And unavoidably, I also stumbled upon the memories of S21-“The Auschwitz of Asia” and the related “Killing Fields” of Choeung Ek. Coupled with this have been the tremendous activities of the early 1970s coup 1970 and American bombings- a lethal blend combining and inevitably leading to the rise of the Khmer Rouge, which, unluckily, however, was never turned into an inevitable occasion.

I had read approximately the politics and maneuverings of the overseas powers in that length and Cambodia’s sad fact. At the same time, all became said and performed, changed into, a sufferer of the next-door battle in Vietnam. And I additionally read, with mounting disbelief, how Cambodia has become the battleground for the last ten years of Cold War politics after the Khmer Rouge destroyed the Kingdom of Wonder.

Whenever I study or notice something- an ebook here, an interview there, a video clip, or even just the trailer for “The Killing Fields,” my heart might prevent, tears might fall. In informal conversations, I should only think and talk about Cambodia and the Khmer Rouge.

I went with company plans simplest of seeing those two establishments at the coronary heart of the Khmer Rouge technology in Phnom Penh, but I was also given a glimpse of the soul of a rustic and a people I had read much about. I went to relive history. However, I also fell in love with the city and the warmth, genuineness, and smiles of nearly everyone I met.

Over the direction of my three-day journey, I determined a chunk of Cambodia that tore it aside when changed into earlier than struggle and politics. And I noticed that during everyday lifestyles. Thun, my tuk-tuk driver, my guides at the Royal Palace, and each victim of the Khmer Rouge but each with a wide smile, a vintage roadside bookseller whose handshake I’ll in no way forget, or Chum Mei and Bou Meng, whose images with me I will always treasure.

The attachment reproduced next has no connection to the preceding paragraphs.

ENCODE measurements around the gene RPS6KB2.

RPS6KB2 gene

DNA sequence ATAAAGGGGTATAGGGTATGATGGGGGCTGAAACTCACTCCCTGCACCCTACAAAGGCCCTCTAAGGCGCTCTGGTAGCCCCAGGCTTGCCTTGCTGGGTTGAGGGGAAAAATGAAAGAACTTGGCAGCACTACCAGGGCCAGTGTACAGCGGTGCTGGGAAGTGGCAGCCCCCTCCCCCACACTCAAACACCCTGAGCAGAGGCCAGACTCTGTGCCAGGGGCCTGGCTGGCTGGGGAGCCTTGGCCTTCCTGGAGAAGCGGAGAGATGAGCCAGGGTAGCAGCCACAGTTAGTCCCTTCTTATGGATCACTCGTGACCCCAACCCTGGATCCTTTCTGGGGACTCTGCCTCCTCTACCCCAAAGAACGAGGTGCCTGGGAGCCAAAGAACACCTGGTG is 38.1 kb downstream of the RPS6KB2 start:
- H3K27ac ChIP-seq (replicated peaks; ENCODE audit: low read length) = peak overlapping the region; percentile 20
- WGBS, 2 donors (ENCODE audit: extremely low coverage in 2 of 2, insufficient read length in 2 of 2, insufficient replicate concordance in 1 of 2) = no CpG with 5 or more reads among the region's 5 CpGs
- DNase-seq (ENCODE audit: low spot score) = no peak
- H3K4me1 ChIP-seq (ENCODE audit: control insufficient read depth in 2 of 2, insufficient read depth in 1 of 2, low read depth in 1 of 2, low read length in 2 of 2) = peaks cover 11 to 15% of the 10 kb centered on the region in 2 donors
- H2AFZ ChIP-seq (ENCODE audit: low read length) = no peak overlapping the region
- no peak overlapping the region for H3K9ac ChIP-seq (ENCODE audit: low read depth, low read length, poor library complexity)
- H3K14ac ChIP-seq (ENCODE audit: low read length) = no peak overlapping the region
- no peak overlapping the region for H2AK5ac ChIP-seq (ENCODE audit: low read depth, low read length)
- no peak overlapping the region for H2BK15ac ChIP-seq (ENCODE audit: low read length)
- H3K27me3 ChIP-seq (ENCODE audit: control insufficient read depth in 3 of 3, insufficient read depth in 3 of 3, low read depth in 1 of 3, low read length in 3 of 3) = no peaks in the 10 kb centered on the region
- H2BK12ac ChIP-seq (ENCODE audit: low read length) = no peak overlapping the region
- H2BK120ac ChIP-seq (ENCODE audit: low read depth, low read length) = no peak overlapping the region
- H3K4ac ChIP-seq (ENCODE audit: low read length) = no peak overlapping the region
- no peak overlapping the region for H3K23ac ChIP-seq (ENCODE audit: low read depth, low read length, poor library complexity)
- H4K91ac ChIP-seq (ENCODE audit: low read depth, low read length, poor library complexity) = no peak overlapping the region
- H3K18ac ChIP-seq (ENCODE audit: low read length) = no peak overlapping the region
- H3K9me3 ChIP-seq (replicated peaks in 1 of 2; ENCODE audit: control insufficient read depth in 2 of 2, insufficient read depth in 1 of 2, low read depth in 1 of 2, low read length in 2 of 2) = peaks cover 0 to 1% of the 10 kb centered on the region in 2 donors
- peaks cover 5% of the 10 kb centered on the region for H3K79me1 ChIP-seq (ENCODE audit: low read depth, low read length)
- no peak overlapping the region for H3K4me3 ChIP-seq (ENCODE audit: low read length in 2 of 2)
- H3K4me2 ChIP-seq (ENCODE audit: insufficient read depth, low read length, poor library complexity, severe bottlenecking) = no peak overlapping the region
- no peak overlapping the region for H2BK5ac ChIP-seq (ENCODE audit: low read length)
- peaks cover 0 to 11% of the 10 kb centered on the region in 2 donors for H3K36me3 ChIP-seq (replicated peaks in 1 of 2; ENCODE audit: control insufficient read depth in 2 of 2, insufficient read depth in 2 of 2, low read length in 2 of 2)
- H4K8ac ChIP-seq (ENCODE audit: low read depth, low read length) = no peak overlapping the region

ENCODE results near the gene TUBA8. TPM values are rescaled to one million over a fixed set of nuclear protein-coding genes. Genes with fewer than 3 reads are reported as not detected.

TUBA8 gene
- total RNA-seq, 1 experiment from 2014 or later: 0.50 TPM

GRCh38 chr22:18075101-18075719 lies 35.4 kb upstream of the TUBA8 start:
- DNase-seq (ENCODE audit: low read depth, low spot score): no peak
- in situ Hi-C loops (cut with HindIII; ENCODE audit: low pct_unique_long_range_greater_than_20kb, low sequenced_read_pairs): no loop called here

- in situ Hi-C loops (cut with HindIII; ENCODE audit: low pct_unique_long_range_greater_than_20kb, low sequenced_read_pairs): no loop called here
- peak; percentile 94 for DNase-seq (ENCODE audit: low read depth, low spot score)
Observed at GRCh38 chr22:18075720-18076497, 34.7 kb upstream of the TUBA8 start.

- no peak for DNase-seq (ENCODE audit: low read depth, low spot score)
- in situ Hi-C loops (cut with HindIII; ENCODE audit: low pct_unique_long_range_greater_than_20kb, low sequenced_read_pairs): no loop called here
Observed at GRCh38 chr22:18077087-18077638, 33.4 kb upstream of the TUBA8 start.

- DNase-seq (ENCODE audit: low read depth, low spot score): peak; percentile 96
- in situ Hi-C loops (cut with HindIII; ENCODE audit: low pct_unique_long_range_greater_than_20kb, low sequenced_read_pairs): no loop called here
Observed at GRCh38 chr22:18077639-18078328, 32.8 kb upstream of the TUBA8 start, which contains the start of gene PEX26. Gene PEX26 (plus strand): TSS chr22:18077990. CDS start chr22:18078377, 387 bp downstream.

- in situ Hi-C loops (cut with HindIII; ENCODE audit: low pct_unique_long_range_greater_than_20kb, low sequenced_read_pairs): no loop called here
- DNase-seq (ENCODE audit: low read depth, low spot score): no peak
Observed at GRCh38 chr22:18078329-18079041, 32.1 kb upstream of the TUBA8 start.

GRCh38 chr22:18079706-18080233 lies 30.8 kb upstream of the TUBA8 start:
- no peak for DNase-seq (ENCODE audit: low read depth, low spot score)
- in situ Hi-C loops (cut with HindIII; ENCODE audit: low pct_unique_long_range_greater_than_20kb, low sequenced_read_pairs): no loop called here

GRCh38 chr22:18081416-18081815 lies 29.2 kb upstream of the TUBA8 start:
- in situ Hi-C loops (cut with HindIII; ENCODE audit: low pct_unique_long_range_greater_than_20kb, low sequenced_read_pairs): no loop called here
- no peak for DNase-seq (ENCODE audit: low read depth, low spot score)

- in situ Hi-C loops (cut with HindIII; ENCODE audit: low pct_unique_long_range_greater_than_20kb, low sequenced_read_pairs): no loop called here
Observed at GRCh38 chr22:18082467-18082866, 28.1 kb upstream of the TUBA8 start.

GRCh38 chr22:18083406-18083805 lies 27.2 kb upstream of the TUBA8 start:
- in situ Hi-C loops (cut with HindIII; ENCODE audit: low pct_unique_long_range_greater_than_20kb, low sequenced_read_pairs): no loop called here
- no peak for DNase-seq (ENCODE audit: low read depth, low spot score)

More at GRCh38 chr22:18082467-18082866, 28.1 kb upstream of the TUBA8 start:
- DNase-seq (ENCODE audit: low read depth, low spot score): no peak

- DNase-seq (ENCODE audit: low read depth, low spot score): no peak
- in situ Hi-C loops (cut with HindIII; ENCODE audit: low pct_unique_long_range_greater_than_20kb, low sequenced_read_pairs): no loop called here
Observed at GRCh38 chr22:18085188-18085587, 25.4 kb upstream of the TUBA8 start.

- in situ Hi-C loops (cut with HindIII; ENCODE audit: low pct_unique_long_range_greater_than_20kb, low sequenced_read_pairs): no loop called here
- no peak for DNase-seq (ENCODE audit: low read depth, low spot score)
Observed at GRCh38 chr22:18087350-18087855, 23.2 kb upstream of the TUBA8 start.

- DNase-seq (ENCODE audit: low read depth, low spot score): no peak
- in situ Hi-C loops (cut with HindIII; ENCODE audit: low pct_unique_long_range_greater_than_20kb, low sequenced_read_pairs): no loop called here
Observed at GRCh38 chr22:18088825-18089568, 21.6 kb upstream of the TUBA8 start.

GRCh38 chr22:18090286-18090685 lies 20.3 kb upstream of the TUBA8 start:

As the Sun dipped beneath the horizon over the banks of the Mekong, I gazed out at the powerful river on whose banks many a conflict have been fought and sipped Long Island Ice Teas on the Foreign Correspondents Club, wherein pics using Al Rockoff adorn the staircase walls, many taken around April 1975-the time when Cambodia’s records changed into fractured and the beginning of occasions that could shatter and break a gentle, innocent u. S. A.

I sat on a waterfront bench and noticed a regular town, humans going about their lives. People playing utilizing the waterfront, bars, and pubs open for commercial enterprise, a beggar sitting via the roadside, monks rising from a Wat.